The former Crocker National Bank Building in downtown Oakland had been empty for a long time. In the historic registry, the red granite and terra cotta tile building’s art deco style made it a noteworthy structure in the business district since its construction in the 1950s.
Owned by the county, the building had housed the Child Support Services Department until it outgrew the space about a decade ago. Since then, two other agencies have looked at moving in but couldn’t find a way to make it work to serve their needs.
Enter Alameda County Chief Information Officer Tim Dupuis. Central IT added new areas of responsibility over the past few years, and new staff to go along with it. Now in charge of county communications as well as the IT functions for the social services agency, Dupuis found himself with a fragmented workforce in four different locations.
“Everything was becoming very siloed, and we were running out of space,” said Dupuis, the subject of a recent Q&A with Techwire.
The bank building would save on leasing costs, since it was an existing county asset. In addition, it freed up 35,000 square feet of office space in county facilities that could help meet the growth needs of other departments.
But the Information Technology Department (ITD) had its work cut out for it in preparing the space for its technology workforce. Once the plans were approved, Dupuis expected about a nine-month construction timeline, but all told, the project took about three years. The county took great pains to ensure standards for spending were followed and that the building’s historic character was preserved.
“A lot of the challenges had to do with looking at the design, making sure we were value engineering what we were doing to stay within the county remodel budget,” Dupuis explained.
All told, the total project budget was $20 million — well within remodeling cost expectations for a project in the Bay Area. And in the end, it came in $1.5 million below original estimates. Staying within those parameters, the county also achieved a “Gold” LEED certification with the building, exceeding the county’s Silver standard.
A parallel challenge Dupuis faced was managing the massive cultural change the new space would represent.
“We were looking at a very different way of running a government IT shop in a building like this,” he said. The new design is an activity-based workspace — a concept making a bit of headway in government, but more common to technology offices in the private sector. For Alameda County, it meant trimming the county standard for square feet per employee by about a third. This meant physical changes like fewer offices for management, sit-stand benching systems and many shared spaces intended to encourage collaboration and a whole new style of work. Communication and negotiation behind the scenes to foster buy-in for these dramatic changes was a huge part of Dupuis’ focus.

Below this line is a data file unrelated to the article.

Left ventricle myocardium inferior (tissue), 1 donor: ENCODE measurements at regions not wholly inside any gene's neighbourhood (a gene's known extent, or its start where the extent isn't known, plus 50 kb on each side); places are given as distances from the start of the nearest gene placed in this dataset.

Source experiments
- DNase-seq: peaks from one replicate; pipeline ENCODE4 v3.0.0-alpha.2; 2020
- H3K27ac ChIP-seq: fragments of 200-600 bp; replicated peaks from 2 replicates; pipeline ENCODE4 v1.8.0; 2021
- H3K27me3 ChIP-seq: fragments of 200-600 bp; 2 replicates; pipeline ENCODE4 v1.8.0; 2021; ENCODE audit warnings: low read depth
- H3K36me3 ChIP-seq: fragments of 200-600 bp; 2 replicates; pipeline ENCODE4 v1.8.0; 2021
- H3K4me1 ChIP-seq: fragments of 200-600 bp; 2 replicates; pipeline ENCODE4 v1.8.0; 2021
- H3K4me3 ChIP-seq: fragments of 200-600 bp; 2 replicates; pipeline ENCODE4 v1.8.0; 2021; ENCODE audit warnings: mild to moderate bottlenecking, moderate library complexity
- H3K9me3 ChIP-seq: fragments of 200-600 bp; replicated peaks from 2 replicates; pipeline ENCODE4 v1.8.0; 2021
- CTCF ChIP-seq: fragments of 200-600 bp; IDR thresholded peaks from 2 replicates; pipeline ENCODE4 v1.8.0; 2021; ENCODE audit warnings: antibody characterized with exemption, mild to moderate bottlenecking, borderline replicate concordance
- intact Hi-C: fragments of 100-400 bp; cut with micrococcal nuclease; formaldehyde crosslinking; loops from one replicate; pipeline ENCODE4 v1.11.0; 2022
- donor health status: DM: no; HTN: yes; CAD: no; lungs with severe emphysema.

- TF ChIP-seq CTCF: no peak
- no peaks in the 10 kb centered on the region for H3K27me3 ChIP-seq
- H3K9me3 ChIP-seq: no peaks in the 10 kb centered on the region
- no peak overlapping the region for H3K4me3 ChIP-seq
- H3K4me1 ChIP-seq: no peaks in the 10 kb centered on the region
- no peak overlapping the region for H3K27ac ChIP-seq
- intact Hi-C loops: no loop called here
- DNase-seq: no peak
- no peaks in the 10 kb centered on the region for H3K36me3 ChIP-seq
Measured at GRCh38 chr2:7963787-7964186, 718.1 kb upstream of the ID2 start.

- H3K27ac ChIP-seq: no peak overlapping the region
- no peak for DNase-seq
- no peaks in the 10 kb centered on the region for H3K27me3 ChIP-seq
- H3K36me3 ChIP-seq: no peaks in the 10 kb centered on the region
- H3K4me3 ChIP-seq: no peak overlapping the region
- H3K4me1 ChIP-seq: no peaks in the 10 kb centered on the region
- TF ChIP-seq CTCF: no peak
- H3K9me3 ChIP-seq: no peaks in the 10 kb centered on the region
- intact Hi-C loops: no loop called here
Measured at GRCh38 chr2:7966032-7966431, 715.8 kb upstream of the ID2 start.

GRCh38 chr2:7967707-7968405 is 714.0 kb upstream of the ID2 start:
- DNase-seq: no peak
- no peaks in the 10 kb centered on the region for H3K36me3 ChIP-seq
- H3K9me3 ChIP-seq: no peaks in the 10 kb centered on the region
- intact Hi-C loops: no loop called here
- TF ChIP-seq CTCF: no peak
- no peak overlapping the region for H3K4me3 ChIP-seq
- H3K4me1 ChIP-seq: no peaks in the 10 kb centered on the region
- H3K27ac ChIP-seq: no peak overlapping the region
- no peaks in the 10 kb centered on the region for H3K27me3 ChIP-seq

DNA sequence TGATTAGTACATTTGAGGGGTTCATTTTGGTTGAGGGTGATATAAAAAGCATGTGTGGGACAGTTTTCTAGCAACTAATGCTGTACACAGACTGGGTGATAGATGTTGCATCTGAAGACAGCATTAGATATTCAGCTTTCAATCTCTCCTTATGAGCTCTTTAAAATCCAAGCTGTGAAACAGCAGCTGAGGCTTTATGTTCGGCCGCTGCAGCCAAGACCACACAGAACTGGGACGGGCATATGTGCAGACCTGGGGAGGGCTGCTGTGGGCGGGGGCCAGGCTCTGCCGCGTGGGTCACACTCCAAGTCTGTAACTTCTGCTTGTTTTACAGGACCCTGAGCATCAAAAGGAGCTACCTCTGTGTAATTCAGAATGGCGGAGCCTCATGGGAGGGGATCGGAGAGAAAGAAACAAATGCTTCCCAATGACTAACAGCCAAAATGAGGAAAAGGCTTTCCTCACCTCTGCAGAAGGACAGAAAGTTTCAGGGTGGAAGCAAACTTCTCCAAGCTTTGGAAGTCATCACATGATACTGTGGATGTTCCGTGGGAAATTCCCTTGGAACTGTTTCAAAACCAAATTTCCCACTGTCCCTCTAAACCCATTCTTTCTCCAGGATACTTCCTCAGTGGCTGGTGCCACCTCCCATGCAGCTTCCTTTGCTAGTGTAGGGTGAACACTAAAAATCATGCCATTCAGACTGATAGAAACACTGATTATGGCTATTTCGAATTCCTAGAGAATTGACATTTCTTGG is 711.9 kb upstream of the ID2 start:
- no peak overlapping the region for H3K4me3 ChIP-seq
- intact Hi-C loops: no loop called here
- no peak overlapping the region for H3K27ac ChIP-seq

Every employee, even traditionally PC-bound programmers, now has a laptop. And staff in the new facility don’t have desk phones, but rather a “soft” phone on their laptop, paired with their choice of headphones or ear buds. The new office forced a massive decluttering effort, as there are no file cabinets. Each employee was granted two banker’s boxes to transport their belongings for the move. Everything else was scanned and/or purged, in coordination with legal officials.
“All of the different things that we went through were things that we wanted to address anyway,” said Dupuis, noting that the IT department can now help other agencies transition from paper-based to electronic processes with a newfound authority. Likewise, they already live in a world free of desk phones should other agencies want to forgo that cost as well.
Being in the same physical space has already proven a major benefit. A recent system outage at one of the departments was resolved in just 20 minutes — an outcome enabled by all the problem-solvers being in the same space. Prior to the move, a similar problem would’ve taken a couple days to fix.
Located near Silicon Valley, Dupuis is all too familiar with the challenges of recruiting top technology talent into government service. But the new space definitely helps.
“We may not be able to compete with Silicon Valley salaries, stock options and things of that nature, but we can rival the space and the innovation,” he said.
“We want to make sure people recognize that their skills aren’t going to languish; this isn’t old school. This is equally as advanced as what they’re seeing in the private sector.”
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